Good Book Noise.
Seriously, I remember reading The Governess Affair and not liking Serena’s sister Freddy. Mostly because she was The Load, but also because she and I have this thing in common. This embarrassing thing. That I’m sharing on the internet.
Freddy has horrifyingly intense agoraphobia. She cannot leave her rooms. Her daily exercise is to walk around them. When Hugo used the threat of kicking Serena and her sister out of their home to get his way, he did not know that this was crossing the line labelled Don’t Use Nuclear Weapons. Faced with being forced out, Freddy’s Bitch Mode turned on.
I disliked her for it. Because I understood it. About when I was early-days pregnant, I fell into this scary rut of not driving, and not really going anywhere. It has worsened as my anxiety has worsened, in a nasty cycle that actually resulted in my consulting my GP. I’m not so much afraid of leaving home, as I am afraid of my home being invaded. Freddy scares me because I don’t want to end up like that.
She comes into the picture again, in a bigger way than I expected, in the second book, The Heiress Effect. This may be my favourite book ever, as in I would re-read it on the same level as Going Postal if given the chance. (maybe even as many times as Redwall, which is crazy because my reread count on that is literally innumerable) Part of the reason is certainly because of the part Freddy has in the story.
Spoilers to follow.
Little seeds are scattered throughout. First, there are these terribly cheesy novels that the heroine’s sister reads because she is forced to stay indoors all the time. There are twenty or thirty of them. The heroine, Jane, suspects/assumes that the books are written by more than one person (probably men) because there are so many and they come out so quickly. She says as much to Oliver (the hero) while still telling him that they’re fun if not high-brow, and he buys the first one.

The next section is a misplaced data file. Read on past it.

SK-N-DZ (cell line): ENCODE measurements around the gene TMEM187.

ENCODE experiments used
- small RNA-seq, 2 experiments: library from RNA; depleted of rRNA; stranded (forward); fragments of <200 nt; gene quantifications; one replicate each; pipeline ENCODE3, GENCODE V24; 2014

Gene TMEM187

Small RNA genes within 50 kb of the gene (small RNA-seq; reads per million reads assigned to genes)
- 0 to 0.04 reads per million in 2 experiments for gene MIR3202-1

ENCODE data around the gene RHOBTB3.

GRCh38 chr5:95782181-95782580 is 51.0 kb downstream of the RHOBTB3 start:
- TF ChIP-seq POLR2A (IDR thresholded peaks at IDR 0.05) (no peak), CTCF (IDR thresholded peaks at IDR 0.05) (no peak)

Later, he sees a long-running argument between his sister and Aunt Freddy regarding the latter’s refusal (read: inability) to go outside. Although the sister refuses to capitulate, Aunt Freddy confesses to Oliver that she’s right, and poor Aunt Freddy is determined to walk the hell out of that park someday. That’ll show her.
Unfortunately, Freddy dies before she can reach that someday in the park. Her will is read, and at first it seems that she left that argumentative sister out of the will–until everyone shuts up and listens. She attributes a grand adventure to the sister, and leaves the proceeds to her.
Aunt Freddy’s grand adventure was to write the whole series of adventurous books. They were completed and released so quickly because she spent all of her time at home.
Just reading Oliver’s realisation of the fact that this book had been in his possession (he hadn’t opened it until after Freddy’s death) and that his aunt had found some way to get out, and that way was writing…. I want to just say, “oh the feels” and leave it at that.
Because this may be my own blog, and I don’t think I know many of the people who read it, or if they actually truly do… but some things, you just don’t tell above one person in your life.
I’m going to go talk to him about this now. My for-reals review of the book will have to wait until tomorrow.